If you care about your instrument being in tune, and in tune being a tuning system that compliments your music, I really think you should use Well Tempered. That’s why I made the decision to localize Well Tempered so that it would be native to at least 70% of people with an iPhone or iPad, and then the second language to most of the rest. I thus localized the application to English, French, German, Spanish, Italian, Russian, Chinese, Japanese and Korean.
Thinking about localization, I found two really hard questions:
- Do I localize the name?
- Do I localize the data?
Starting off with the name, Well Tempered could be thought of as a brand name. If a French speaking person reads a review on an English blog and wants to try it out, I really want that person to find Well Tempered. Calling it Bien Tempéré would make that harder.
Then again, the name is based on Bach’s Well-Tempered Clavier, and that name already has a translation to French: le Clavier bien tempéré. And of course, the English name is a translation from German: Das Wohltemperierte Klavier. Keeping the enlighs translated name in German seemed absurd. In other languages, such as Korean, I was told by the translators they would use the English name. So I ended up with a mix: in some languages I kept the name, and in some languages it was translated. I was curious to see what difference it would make.
The data in my app is temperament names and temperament calculations. I was curious whether I should translate all the names, but since I had so many temperaments, where some perhaps had appropriate translations and some did not, I chose not to translate them. I have yet to get any feedback on this from my users, so the question still stands.
Apart from these questions, the translation process was smooth enough. I used Tethras that I already have a good relation with, and I think the level of service I got was excellent compared to the price I paid. After that I wanted to use my network to get musicians who had that language as their native tongue to look over the end product. This didn’t go very well as I still miss hearing back from most people that I asked. If something is amiss in a language, I expect I will hear about it.
I have been impressed by how much effort Apple has put into making iOS accessible to people with disabilities. With them making it so easy to make my app accessible, it was only natural for me to implement this for Well Tempered. Not only would I make sure it was accessible, but I would also make sure the accessibility labels were localized the same languages as the interface in general.
Unfortunately, I was not able to get people with disabilities in my test group - I would really have liked to have more input on this. So I ended up testing it myself, and I shipped something I was happy with for the languages I understand. I really hope to hear back from users with disabilities, preferably in many languages.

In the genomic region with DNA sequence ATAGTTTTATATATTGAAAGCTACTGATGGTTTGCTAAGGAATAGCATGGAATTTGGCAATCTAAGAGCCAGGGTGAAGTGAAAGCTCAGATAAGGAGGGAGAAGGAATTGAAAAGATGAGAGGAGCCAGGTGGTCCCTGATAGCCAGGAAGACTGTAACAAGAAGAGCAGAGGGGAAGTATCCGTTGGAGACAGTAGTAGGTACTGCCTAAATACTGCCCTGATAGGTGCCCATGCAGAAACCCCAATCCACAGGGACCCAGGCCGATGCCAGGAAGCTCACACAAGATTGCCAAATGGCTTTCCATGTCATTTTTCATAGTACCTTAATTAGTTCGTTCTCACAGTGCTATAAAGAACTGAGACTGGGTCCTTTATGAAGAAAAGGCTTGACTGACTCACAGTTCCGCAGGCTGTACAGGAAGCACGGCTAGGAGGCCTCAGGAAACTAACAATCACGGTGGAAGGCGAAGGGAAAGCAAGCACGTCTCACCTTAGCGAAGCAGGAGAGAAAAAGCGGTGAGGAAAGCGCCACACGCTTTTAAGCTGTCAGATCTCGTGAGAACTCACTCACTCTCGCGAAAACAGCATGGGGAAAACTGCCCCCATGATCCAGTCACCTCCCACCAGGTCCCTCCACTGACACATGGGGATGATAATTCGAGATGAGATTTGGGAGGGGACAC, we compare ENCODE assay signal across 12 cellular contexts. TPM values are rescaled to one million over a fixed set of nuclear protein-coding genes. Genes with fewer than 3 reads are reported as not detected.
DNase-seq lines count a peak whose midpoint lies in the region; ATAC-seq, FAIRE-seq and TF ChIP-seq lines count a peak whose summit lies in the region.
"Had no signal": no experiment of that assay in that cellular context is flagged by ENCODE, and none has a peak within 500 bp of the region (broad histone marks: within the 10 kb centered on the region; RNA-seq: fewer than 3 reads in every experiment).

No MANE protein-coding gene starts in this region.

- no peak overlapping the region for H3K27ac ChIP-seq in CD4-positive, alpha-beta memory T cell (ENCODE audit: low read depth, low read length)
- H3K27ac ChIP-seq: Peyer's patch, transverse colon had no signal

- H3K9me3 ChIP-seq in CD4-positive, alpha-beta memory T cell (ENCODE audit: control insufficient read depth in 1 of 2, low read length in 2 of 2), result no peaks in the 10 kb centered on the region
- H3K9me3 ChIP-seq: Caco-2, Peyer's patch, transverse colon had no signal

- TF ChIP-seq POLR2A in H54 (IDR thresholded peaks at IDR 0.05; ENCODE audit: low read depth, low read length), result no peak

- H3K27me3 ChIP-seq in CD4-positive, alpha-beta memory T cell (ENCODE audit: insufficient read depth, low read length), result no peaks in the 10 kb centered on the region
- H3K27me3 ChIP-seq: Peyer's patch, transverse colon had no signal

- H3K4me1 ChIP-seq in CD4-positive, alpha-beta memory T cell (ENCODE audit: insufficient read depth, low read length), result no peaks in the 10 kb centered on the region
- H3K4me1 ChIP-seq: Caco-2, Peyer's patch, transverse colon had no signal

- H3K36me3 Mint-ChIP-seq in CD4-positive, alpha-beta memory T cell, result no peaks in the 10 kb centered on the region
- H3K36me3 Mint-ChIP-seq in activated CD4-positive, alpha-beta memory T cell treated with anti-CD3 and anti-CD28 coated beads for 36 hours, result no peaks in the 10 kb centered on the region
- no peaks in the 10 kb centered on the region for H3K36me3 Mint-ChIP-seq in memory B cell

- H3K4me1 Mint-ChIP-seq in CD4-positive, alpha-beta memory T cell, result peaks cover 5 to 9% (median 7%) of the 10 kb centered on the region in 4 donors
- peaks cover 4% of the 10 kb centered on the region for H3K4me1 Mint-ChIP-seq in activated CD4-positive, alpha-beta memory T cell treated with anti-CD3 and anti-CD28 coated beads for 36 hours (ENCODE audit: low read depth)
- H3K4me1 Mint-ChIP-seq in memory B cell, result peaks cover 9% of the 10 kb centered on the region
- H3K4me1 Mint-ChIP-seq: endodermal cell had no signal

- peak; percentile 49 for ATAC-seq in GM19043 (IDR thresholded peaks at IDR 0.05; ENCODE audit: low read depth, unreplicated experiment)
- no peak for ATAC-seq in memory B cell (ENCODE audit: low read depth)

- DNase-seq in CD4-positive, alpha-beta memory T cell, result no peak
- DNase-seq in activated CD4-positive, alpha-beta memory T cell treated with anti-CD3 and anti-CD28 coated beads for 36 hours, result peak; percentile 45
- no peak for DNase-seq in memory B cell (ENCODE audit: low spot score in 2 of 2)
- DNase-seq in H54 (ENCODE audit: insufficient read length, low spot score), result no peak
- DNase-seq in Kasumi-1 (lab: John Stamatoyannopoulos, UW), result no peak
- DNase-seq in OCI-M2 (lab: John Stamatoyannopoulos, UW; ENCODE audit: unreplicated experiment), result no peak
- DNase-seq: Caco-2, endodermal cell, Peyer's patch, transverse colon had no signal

A side benefit of making Well Tempered accessible, is that this makes it more easy to make automated tests for it. I have earlier used Calabash a great deal, but for this project I wanted to use UI automation, since I wanted also to use it to prepare my screenshots for the App Store. I had found that I could use snapshot from fastlane.tools to take screenshot based on my UI tests.
If you have ever used UI automation, you’re probably rolling your eyes now, and you would not be surprised to know that this was my biggest mistake. I would make my scripts, and spend a good time making those scripts since I got no feedback from the editor. Not a good experience at all. While working on the script it would lock up midway, and after finishing it, it would not reliably run again. Some runs it would not complete, some it would only take black images.
So instead of getting frustrated and wasting time, I should have made real tests and used that to take images. I would explore going back to Calabash every now and then, but I didn’t get how to change the language of Calabash and how I should write my scripts for an app where also the accessibility was localized, so in the end I ended up without UI tests.
Well, in the end is perhaps overstating it, a little while later Apple released UI testing with iOS 9 and Xcode, so this is what I will be using now. It even allows me to test with localized accessibility labels. :-) And Felix who is behind fastlane.tools is already working on UI testing and screenshots for snapshot. I had a bit of an issue about how to launch my app in different languages, but that has been solved now, so I can build my comprehensive test set that I hopefully can reuse for the UI testing.
Thanks for following me this far. In installment six I’ll cover the launch of version 2.0, and talk about app marketing. Stay tuned!